A love for noisy rebels such as the Sex Pistols, the Clash and the Ramones and a need to rebel against his restrictive upbringing led Draiman to form a punk band at 16. In the years that followed, he pursued his education (he holds bachelor's degrees in political science, philosophy and business administration from Loyola University in Chicago) while making music on the side.

In August 1996, he met guitarist Dan Donegan, drummer Mike Wengren and bassist Fuzz after answering their ad for a singer in a Chicago music publication. Draiman says it was "pretty much dead on right away," and they wrote their first song together at his audition.

Disturbed is a meld of their different musical backgrounds-Draiman inspired by punk and new wave, Donegan schooled on Black Sabbath, Wengren a fan of relentless, Pantera-style rhythms and Fuzz an old-school stadium rock follower-but at the time, their abrasive yet melodic sound was still too heavy for the club scene in a city known more for alternative rock such as the Smashing Pumpkins than for metal.

After three years of struggling to get gigs, the four took action with some aggressive street-marketing. They gave away thousands of cassette samplers at shows by like-minded bands, and their fan base tripled in a matter of months. Soon, Draiman says, "the clubs started to recognize that there was some economic viability in the band." So did several record companies. At Draiman's day job, where he worked as a health care administrator, he pirated office supplies and shipping materials to send out promotional packages to labels. All the biggies came to see them play at a Chicago music festival called Mobfest in the summer of '99.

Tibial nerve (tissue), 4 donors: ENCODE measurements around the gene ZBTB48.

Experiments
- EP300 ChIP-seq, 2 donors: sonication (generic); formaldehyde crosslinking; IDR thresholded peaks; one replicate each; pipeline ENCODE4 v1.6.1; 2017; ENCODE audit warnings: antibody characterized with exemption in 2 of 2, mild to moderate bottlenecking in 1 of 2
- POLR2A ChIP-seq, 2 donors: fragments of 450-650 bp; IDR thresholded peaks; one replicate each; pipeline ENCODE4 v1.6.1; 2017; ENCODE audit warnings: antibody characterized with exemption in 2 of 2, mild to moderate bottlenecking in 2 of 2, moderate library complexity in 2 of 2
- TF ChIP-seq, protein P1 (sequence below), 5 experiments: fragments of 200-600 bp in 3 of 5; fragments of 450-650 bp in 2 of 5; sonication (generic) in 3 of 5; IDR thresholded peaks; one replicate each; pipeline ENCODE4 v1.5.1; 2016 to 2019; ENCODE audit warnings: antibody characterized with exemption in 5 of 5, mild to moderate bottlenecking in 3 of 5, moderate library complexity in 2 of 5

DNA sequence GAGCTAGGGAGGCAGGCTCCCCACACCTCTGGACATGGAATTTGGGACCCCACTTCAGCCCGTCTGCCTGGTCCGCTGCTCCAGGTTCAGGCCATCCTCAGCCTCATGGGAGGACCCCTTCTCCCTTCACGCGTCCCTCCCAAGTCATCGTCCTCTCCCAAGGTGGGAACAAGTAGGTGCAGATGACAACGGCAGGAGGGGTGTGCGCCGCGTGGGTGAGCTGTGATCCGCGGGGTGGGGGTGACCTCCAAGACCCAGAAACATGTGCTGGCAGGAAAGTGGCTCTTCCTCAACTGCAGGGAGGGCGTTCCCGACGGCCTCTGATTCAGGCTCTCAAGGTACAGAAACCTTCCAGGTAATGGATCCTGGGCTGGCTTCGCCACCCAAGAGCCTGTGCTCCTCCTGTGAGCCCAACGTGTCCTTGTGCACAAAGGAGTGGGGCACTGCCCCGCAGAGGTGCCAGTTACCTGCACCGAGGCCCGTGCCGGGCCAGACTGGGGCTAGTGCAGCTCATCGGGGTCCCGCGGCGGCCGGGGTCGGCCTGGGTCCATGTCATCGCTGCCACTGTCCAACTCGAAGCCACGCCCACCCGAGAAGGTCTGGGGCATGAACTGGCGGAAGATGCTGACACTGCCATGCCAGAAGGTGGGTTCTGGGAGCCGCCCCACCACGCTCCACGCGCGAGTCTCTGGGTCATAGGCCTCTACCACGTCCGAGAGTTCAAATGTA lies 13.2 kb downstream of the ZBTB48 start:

"They were all kind of salivating," remembers Draiman. "It ended up into a bidding-war situation and we went with Giant because they were simply the most passionate."

Giant's Jacobson says the label wasn't aware of the feeding frenzy at the time, but admits to being passionate-even "fanatical'-about the band after hearing its demo tape. "I offered them a deal without ever having seen them play live, seen their picture or shook their hands," he says. "No other band has galvanized this company like Disturbed."

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Bring the violence

It's significant

To the life

If you've ever known anyone

Bring the violence it's significant

To the life can you feel it

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-from "Violence Fetish"

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Songs from "The Sickness" such as "Violence Fetish" and "Conflict" pair grinding riffs and beats with some very dark, explicit and intense words. It's a brutal combination, but it's one that's meant to be cathartic, not destructive.